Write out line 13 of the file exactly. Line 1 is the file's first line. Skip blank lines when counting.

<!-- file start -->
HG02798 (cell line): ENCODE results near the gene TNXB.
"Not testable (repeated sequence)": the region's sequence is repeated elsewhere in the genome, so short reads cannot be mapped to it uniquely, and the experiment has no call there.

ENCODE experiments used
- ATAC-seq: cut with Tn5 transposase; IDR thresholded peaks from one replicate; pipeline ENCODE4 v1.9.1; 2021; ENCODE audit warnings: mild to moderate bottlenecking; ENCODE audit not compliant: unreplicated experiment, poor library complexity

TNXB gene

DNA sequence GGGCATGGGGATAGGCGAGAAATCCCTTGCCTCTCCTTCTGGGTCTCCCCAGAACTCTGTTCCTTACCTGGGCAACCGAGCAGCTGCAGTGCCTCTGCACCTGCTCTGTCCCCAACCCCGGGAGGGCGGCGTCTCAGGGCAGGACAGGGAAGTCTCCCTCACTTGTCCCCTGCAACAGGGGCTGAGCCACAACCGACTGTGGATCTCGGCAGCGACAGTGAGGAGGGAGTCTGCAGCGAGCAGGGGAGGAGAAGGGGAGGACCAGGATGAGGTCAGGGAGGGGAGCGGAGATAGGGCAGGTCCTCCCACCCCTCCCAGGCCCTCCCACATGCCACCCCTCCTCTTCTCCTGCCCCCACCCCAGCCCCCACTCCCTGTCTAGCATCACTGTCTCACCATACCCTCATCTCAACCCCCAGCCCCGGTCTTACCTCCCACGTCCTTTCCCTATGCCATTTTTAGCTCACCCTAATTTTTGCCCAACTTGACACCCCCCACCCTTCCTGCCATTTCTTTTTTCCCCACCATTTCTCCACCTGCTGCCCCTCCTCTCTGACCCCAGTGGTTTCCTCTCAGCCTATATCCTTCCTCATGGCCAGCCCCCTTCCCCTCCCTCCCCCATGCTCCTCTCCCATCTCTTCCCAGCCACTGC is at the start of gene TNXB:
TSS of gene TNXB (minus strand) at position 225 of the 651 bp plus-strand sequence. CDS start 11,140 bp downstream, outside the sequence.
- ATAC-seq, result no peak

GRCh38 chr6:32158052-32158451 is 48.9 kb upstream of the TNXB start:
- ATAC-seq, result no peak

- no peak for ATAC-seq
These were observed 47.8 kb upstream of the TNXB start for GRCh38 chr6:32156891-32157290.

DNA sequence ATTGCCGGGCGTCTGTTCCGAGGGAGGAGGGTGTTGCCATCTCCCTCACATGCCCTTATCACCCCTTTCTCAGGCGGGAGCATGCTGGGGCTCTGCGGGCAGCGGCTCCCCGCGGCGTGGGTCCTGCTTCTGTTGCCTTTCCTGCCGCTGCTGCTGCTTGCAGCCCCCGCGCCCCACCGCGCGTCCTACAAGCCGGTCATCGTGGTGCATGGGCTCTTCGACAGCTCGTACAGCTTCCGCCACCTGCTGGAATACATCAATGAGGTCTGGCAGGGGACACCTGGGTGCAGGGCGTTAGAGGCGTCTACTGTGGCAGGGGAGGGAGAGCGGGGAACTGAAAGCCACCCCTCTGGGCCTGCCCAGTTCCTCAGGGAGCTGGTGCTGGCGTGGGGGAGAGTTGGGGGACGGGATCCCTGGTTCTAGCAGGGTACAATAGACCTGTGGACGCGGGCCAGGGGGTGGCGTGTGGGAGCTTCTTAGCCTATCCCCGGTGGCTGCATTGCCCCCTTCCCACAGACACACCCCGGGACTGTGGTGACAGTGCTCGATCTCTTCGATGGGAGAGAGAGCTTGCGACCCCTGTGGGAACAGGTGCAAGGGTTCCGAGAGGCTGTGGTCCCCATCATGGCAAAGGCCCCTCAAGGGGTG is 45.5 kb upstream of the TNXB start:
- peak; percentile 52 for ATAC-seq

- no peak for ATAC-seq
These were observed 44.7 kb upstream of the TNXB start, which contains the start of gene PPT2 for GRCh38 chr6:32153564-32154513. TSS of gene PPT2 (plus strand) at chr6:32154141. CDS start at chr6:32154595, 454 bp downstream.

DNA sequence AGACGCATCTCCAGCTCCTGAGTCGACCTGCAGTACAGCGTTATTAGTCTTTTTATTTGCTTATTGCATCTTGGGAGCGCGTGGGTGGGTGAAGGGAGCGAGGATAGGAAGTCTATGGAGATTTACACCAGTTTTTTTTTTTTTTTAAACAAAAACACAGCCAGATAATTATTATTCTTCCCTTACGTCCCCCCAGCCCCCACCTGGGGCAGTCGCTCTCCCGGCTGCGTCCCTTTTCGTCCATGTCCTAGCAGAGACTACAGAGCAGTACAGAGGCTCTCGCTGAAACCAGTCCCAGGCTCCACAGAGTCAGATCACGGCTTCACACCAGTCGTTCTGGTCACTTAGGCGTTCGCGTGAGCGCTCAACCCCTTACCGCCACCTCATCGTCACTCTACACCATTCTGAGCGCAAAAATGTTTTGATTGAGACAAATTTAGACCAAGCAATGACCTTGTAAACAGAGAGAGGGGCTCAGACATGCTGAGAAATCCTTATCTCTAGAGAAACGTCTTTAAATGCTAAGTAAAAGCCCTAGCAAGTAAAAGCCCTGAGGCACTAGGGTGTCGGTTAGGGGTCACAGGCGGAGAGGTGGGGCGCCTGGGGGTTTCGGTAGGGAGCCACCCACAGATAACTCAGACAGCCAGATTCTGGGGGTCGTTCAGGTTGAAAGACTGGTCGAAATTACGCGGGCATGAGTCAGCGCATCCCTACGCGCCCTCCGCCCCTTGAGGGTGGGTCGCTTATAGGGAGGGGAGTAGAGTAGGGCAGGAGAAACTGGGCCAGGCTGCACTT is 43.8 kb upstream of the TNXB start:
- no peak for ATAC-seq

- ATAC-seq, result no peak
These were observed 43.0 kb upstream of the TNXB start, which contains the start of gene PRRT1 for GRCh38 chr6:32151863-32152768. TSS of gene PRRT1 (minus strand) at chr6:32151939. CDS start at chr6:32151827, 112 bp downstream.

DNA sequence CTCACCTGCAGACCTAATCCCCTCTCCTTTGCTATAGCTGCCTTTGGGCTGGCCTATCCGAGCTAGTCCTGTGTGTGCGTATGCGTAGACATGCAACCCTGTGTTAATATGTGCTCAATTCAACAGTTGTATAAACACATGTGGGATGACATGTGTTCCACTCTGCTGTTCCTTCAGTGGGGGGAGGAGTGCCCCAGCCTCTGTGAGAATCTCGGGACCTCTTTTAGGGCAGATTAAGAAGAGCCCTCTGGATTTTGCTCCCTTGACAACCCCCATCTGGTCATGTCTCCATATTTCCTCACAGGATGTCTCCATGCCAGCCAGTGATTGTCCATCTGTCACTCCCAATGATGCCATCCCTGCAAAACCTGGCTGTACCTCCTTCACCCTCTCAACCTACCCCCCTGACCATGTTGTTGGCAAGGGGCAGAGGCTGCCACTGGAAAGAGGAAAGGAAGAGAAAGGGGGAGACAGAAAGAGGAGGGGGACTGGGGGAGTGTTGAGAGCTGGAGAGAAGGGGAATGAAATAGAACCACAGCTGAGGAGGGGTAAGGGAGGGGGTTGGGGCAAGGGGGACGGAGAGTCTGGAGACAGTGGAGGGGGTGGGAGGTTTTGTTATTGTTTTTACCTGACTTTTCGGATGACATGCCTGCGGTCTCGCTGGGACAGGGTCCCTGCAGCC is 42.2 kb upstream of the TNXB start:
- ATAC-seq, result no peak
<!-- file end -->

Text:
DNA sequence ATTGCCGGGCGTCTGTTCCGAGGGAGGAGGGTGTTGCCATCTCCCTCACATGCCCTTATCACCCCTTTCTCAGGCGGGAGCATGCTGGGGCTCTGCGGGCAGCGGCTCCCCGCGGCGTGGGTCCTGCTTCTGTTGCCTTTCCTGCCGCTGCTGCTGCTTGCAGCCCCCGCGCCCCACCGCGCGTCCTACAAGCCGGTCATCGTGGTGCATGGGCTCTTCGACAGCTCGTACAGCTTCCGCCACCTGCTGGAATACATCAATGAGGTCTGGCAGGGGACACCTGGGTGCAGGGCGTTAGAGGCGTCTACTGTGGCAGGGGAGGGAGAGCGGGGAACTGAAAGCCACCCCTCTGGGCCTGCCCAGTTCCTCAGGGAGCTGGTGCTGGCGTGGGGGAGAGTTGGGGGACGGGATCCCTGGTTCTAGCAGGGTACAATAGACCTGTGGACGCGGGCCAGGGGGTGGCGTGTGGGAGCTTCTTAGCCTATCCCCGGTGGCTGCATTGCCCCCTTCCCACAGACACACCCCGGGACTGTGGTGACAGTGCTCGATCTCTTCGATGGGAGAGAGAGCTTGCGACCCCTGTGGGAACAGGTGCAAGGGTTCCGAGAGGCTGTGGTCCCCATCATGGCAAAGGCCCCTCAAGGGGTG is 45.5 kb upstream of the TNXB start: